For those who think technology provides some level of salvation for the criminal justice system, there’s a pull to speak to the things it can do that make the wheels turn better, faster, more reliably, than they did when it was humans with pencils running the show. And indeed, these claims are absolutely valid. When tech works.
A computer error is being blamed for wrongly accusing hundreds of people of skipping court-ordered drug tests, subjecting them to potential penalties including fines and jail time.
Jail Alternatives for Michigan Services, known as JAMS, is metro Detroit’s largest provider of court-ordered drug testing. The company experienced the issue in late August, but apparently didn’t notice it until Dana O’Neal of Oakland County pre-trial services called to ask why no positive test results had been submitted in recent weeks, said Barbara Hankey, manager of Oakland County Community Corrections.
Oops. It seems that instead of providing test results to pre-trial services, JAMS was sending notices that people failed to appear for drug-testing, a violation of the terms of their release. These notices, in turn, would produce warrants for the arrest of the people who failed to show, which would result in their incarceration and notation on their rap sheet that they can’t be trusted to be released. This is serious stuff.
And nobody at JAMS knew, or at least admitted to knowing, that their system failed. It took a pre-trial services officer to notice that, “hey, why no drug reports all of a sudden?” Not that there is any basis to assume this, but I can picture O’Neal calling JAMS to ask, getting some customer service rep on the phone, who mumbles something about policy and apologizes for the inconvenience.
O’Neal on Thursday sent a notice out to judges across Oakland County alerting them that between Aug. 26, and Sept. 11, “the JAMS drug and alcohol testing agency experienced a software issue resulting in false reports of no-show tests.”
“As a result, failure to appear notifications were sent by our department for tests that were actually completed.” O’Neal wrote in the notice.
Think of the defendants on pre-trial release receiving notifications of their failure to appear, with the dire consequences in bold letters, trying to get someone on the phone to believe that they did appear, they did submit to the test, they don’t take drugs, and they aren’t scum. What could possibly go wrong?
But many defendants count on JAMS and other testing agencies to inform the court properly of their test results. They don’t necessarily get a receipt showing every test they took, said Robert Larin, a long-time defense attorney and expert in drunken-driving law.
“They’ll require someone to prove that he took a test and that might be impossible for the defendant to prove,” Larin said. “Most judges have common sense. But there are some who don’t.”
The courts aren’t very good at handling technology. Heck, the government sucks at it. Remember our old pal Obamacare, and the gazillions of dollars
wasted spent by our government to get its website up and running so that the magic could happen? Or the joys of PACER, which was ten years behind the technological times on the day it opened for business. And has remained there ever since.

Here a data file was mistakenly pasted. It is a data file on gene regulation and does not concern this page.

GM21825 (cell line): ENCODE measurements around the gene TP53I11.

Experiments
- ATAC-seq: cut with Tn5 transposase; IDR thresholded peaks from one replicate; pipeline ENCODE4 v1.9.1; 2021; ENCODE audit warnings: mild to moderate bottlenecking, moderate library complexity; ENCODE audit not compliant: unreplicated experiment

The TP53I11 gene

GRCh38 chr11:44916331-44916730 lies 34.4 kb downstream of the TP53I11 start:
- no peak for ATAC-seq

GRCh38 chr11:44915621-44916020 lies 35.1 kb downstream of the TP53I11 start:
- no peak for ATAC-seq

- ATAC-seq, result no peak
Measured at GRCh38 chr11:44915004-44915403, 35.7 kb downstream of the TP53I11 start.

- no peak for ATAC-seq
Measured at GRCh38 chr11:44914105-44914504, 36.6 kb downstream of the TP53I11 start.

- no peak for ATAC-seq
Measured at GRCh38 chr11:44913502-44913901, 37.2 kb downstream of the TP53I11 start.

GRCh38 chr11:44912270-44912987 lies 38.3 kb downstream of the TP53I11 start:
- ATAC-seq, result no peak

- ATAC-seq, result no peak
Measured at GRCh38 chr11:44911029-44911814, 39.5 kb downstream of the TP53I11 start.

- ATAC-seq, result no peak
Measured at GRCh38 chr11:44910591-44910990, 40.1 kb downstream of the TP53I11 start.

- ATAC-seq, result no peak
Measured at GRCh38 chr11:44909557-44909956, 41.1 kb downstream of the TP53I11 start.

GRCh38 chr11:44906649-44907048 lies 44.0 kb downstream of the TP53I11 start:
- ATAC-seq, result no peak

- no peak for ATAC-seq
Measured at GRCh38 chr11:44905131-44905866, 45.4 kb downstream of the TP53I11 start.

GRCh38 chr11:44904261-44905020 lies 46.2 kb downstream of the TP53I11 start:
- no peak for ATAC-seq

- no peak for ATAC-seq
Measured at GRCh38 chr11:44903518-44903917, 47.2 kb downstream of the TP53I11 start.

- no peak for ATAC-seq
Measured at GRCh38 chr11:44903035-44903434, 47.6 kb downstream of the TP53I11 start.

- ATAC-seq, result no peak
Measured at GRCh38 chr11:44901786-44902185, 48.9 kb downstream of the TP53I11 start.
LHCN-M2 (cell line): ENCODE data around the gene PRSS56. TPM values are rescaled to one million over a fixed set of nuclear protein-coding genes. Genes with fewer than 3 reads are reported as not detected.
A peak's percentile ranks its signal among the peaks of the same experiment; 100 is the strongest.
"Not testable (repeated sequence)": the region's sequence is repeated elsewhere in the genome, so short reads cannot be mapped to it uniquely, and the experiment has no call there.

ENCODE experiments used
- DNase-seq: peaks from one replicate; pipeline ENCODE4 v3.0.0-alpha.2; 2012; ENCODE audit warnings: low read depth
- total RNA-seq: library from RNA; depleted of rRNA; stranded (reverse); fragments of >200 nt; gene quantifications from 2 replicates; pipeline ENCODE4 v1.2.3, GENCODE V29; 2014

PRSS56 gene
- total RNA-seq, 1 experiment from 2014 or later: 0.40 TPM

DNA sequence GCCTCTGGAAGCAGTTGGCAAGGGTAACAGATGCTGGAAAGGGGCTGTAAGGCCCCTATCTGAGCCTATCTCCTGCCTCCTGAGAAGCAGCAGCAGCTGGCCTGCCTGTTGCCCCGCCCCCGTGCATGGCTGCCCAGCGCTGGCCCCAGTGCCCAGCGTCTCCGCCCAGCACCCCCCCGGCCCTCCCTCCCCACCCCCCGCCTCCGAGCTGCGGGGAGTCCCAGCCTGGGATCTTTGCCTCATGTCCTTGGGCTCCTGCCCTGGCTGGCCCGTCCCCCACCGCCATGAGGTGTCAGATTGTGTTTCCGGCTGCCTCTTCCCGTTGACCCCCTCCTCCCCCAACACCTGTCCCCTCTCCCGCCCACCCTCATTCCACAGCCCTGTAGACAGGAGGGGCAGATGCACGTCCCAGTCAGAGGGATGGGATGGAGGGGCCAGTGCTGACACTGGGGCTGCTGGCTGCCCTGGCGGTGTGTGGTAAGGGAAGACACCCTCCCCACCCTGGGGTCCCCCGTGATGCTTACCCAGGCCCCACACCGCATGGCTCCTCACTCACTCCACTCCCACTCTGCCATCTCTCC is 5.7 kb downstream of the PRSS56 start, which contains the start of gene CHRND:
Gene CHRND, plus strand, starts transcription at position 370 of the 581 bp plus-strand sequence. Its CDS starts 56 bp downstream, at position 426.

So, the government wisely outsources many of its ancillary services, which includes much of its tech either independently or tangentially to other services it requires, like drug testing, and thereupon blindly assumes that its subcontractor is fulfilling its contract, performing its functions with care and total reliability.
Why shouldn’t it? After all, putting the work in someone else’s hands, paying through the nose for it with all the money saved from not having to pay public defenders, and, boom!, problem solved.
Except outside vendors can have glitches too. And outside vendors are fail miserably. And outside vendors have a vested interest in not noticing, if not actively concealing, their failures because that could prevent it from getting payments, the next new contract with a price increase, mo’ money. Nothing good comes from alerting the legal system that you just completely blew the job upon which the system relies.
Troy District Judge Kirsten Nielsen Hartig said that drug-testing agencies are largely unregulated and judges must scrutinize their results. Several months ago, she stopped allowing defendants in her court to use JAMS because of inaccurate reports.
“This problem is not just JAMS,” she said. “This is the underbelly of the criminal justice system.”
Unregulated? How is that possible, you may ask? Before you get all twisted, let’s not make more of this than it is. If they were fully, totally regulated, like say, the FBI forensic lab, would that guarantee that failure and corruption couldn’t happen? Regulation is palliative, making us (and judges) feel an unwarranted sense of confidence. It no more assures quality, no less the absence of failure, than anything else.
But when one comes to grips with how much of our legal system is dependent on the nice folks who program technology, and their own inherent belief that zeroes and ones are doing God’s work, it becomes clear how much opportunity for disastrous failure is built into the system. If it’s a moving part, it can fail.
Despite this, what is almost never built into the system (and sys devs will tell me I’m so totally wrong about this, because they would never, NEVER!, let this happen), is an adequate fail-safe to protect against system failure, to catch it in time, to save the lives of the poor schmucks forced to live under their binary regime.
As for any defendant taken into custody because JAMS mistakenly notified the court that the druggie failed to pee into a cup, they’re surely sorry for the inconvenience. What more do you want?
H/T Jill McMahon